A show and sale where collecting enthusiasm is not bottled up

Event preview

43rd Annual Atlanta Antique Bottle Show & Sale

9 a.m.-3 p.m. June 8. Smyrna Community Center, 200 Village Green Circle, Smyrna. $3. Children under 12 receive a free vintage bottle. Also, free bottle and pottery appraisals. 404-538-6057.


1. You don't have to invest heavily to build a nice bottle collection. "At our show there will be bottles that are 100-plus years old for less than $10," Atlanta Antique Bottle Show & Sale co-organizer Jack Hewitt said. There will also be some that go for thousands.

2. Try to learn about bottles before going on a spending spree. You can read up in reliable resources such as Antique Bottle & Glass Collector and Bottles and Extras magazines. The Federation of Bottle Collectors has an informative web site at www.fohbc.org.

3. Rarity, condition and color are the three greatest factors in determining a bottle's worth, show co-organizer John Joiner said.

4. The world of bottle collecting is vast, so it's best to focus initial collecting in one area, building expertise before expanding into others.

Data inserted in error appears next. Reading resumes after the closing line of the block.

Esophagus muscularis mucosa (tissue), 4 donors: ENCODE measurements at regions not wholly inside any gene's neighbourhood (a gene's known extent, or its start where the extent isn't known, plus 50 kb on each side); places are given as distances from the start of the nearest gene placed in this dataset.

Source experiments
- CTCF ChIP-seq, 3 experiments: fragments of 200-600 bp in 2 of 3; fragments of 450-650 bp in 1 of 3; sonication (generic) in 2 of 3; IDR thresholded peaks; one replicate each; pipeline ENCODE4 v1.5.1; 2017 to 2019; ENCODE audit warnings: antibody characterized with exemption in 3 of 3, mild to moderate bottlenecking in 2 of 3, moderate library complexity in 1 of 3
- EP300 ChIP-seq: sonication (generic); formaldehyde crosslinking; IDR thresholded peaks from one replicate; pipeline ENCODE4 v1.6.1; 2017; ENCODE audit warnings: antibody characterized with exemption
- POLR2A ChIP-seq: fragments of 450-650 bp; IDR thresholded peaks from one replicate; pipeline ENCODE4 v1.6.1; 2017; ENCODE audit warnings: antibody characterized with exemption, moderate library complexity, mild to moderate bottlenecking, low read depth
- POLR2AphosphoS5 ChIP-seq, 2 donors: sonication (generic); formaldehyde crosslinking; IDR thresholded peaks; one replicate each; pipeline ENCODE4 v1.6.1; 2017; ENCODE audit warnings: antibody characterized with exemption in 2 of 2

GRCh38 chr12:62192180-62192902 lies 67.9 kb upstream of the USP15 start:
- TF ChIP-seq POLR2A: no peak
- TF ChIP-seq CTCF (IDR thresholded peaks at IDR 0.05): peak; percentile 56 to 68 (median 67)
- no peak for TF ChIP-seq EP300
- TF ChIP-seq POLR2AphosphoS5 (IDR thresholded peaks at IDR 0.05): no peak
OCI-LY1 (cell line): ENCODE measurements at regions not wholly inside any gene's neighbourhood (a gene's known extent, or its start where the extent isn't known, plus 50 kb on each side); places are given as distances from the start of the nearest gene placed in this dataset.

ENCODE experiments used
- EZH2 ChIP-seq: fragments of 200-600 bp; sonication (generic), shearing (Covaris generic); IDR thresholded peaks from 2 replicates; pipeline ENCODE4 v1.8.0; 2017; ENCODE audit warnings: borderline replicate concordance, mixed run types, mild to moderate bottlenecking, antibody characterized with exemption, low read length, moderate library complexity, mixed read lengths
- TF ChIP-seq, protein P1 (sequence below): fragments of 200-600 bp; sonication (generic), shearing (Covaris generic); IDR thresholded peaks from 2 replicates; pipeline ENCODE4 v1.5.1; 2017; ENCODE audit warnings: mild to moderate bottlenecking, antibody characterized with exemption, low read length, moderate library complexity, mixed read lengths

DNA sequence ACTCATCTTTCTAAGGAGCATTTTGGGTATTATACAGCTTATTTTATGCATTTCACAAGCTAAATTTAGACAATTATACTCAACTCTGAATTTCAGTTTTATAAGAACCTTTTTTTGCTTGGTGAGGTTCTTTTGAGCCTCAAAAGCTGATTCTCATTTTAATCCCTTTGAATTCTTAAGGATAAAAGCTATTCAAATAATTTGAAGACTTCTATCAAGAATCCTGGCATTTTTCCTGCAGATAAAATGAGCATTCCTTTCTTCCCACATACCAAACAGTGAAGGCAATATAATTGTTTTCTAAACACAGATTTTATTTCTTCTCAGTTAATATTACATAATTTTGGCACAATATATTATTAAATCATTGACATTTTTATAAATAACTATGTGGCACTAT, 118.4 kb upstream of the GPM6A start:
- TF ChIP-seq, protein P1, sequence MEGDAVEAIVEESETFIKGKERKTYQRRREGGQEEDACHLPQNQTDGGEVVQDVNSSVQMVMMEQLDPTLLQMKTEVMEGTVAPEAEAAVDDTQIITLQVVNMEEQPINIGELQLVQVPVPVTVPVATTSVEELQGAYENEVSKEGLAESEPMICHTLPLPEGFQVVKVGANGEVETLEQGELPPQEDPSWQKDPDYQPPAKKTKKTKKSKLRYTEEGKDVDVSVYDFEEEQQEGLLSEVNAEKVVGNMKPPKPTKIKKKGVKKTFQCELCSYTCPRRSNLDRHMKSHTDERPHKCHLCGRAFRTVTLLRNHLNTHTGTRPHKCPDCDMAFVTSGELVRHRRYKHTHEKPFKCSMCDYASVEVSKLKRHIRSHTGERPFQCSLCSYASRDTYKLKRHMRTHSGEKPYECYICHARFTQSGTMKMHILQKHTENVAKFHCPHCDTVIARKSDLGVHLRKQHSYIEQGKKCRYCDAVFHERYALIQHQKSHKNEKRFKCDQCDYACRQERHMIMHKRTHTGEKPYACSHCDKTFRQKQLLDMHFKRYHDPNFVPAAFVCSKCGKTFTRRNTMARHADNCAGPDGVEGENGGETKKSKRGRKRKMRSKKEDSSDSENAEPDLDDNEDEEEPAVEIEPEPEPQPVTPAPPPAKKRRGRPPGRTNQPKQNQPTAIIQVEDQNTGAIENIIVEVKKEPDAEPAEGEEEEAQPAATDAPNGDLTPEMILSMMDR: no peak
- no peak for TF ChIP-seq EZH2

5. Survey the entire bottle show before making a purchase. That way you can look for pricing on comparables and glean background from dealers. Prices are negotiable.

6. You, too, can have your own "American Roadshow"-type moment: At yard sales and even antique shops where proprietors aren't knowledgeable about bottles, it is possible to score one worth a lot more than what you pay. A friend of Joiner bought a square bitters bottle at a Macon yard sale for $1 that later resold for $12,500.

From “Antiques Roadshow” to “American Pickers,” the airwaves are as jammed as an old South Georgia barn with people who are passionate collectors of stuff. But of all the things that the covetous covet, one basic collectible with enduring appeal is bottles.

Organizers of the 43rd Annual Atlanta Antique Bottle Show & Sale, to be held Saturday at the Smyrna Community Center, say there is much to appreciate in all that functional glass, whether it’s a $5 find or a $5,000 one.

“One of the biggest reasons I enjoy collecting bottles is the historic factor,” said Jack Hewitt, who became show chairman in 1988, replacing his bottle-collecting father who ran it for a decade. “Today we live in such a disposable world where everything is mass produced, used and recycled or sent to a landfill. Bottles tell the story of how our forefathers lived.”